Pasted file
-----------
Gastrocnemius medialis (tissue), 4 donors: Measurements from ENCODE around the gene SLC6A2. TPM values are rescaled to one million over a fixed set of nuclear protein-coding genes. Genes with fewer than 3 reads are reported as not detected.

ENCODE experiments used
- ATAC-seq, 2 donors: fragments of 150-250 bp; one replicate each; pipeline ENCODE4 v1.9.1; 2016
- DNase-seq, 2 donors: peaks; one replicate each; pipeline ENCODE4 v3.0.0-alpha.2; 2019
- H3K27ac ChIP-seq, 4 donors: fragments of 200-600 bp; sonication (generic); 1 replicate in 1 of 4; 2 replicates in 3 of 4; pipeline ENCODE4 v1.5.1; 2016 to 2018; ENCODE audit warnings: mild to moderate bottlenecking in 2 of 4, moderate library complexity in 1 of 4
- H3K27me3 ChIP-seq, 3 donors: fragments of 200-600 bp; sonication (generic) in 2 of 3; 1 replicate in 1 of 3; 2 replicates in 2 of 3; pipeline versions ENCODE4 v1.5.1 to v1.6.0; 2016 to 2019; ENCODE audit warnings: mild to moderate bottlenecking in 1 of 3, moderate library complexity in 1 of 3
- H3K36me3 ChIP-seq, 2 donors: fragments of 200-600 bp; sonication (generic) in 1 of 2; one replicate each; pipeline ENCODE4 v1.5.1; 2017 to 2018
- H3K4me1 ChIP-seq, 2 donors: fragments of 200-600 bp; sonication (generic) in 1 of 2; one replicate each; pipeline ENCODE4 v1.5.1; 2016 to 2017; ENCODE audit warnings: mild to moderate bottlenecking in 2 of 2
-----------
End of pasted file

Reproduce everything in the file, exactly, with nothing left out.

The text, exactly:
Gastrocnemius medialis (tissue), 4 donors: Measurements from ENCODE around the gene SLC6A2. TPM values are rescaled to one million over a fixed set of nuclear protein-coding genes. Genes with fewer than 3 reads are reported as not detected.

ENCODE experiments used
- ATAC-seq, 2 donors: fragments of 150-250 bp; one replicate each; pipeline ENCODE4 v1.9.1; 2016
- DNase-seq, 2 donors: peaks; one replicate each; pipeline ENCODE4 v3.0.0-alpha.2; 2019
- H3K27ac ChIP-seq, 4 donors: fragments of 200-600 bp; sonication (generic); 1 replicate in 1 of 4; 2 replicates in 3 of 4; pipeline ENCODE4 v1.5.1; 2016 to 2018; ENCODE audit warnings: mild to moderate bottlenecking in 2 of 4, moderate library complexity in 1 of 4
- H3K27me3 ChIP-seq, 3 donors: fragments of 200-600 bp; sonication (generic) in 2 of 3; 1 replicate in 1 of 3; 2 replicates in 2 of 3; pipeline versions ENCODE4 v1.5.1 to v1.6.0; 2016 to 2019; ENCODE audit warnings: mild to moderate bottlenecking in 1 of 3, moderate library complexity in 1 of 3
- H3K36me3 ChIP-seq, 2 donors: fragments of 200-600 bp; sonication (generic) in 1 of 2; one replicate each; pipeline ENCODE4 v1.5.1; 2017 to 2018
- H3K4me1 ChIP-seq, 2 donors: fragments of 200-600 bp; sonication (generic) in 1 of 2; one replicate each; pipeline ENCODE4 v1.5.1; 2016 to 2017; ENCODE audit warnings: mild to moderate bottlenecking in 2 of 2